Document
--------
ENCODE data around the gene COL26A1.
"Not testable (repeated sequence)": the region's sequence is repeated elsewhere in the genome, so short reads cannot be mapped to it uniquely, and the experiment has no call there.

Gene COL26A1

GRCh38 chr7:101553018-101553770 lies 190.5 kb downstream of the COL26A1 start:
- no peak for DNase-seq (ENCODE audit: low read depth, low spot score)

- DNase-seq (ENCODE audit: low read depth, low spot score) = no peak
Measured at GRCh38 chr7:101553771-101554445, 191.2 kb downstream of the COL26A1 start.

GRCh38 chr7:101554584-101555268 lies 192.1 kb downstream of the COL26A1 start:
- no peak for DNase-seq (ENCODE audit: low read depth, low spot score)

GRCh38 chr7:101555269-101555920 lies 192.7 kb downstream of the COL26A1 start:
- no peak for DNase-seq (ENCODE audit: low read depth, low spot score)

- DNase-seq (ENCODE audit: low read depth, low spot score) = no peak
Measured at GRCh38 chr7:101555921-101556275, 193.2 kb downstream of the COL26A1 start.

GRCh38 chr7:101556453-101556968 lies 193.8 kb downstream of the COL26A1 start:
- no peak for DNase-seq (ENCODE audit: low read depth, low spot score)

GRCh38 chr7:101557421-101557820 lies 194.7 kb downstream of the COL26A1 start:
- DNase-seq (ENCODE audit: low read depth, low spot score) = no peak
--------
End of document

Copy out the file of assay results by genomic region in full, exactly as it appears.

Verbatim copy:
ENCODE data around the gene COL26A1.
"Not testable (repeated sequence)": the region's sequence is repeated elsewhere in the genome, so short reads cannot be mapped to it uniquely, and the experiment has no call there.

Gene COL26A1

GRCh38 chr7:101553018-101553770 lies 190.5 kb downstream of the COL26A1 start:
- no peak for DNase-seq (ENCODE audit: low read depth, low spot score)

- DNase-seq (ENCODE audit: low read depth, low spot score) = no peak
Measured at GRCh38 chr7:101553771-101554445, 191.2 kb downstream of the COL26A1 start.

GRCh38 chr7:101554584-101555268 lies 192.1 kb downstream of the COL26A1 start:
- no peak for DNase-seq (ENCODE audit: low read depth, low spot score)

GRCh38 chr7:101555269-101555920 lies 192.7 kb downstream of the COL26A1 start:
- no peak for DNase-seq (ENCODE audit: low read depth, low spot score)

- DNase-seq (ENCODE audit: low read depth, low spot score) = no peak
Measured at GRCh38 chr7:101555921-101556275, 193.2 kb downstream of the COL26A1 start.

GRCh38 chr7:101556453-101556968 lies 193.8 kb downstream of the COL26A1 start:
- no peak for DNase-seq (ENCODE audit: low read depth, low spot score)

GRCh38 chr7:101557421-101557820 lies 194.7 kb downstream of the COL26A1 start:
- DNase-seq (ENCODE audit: low read depth, low spot score) = no peak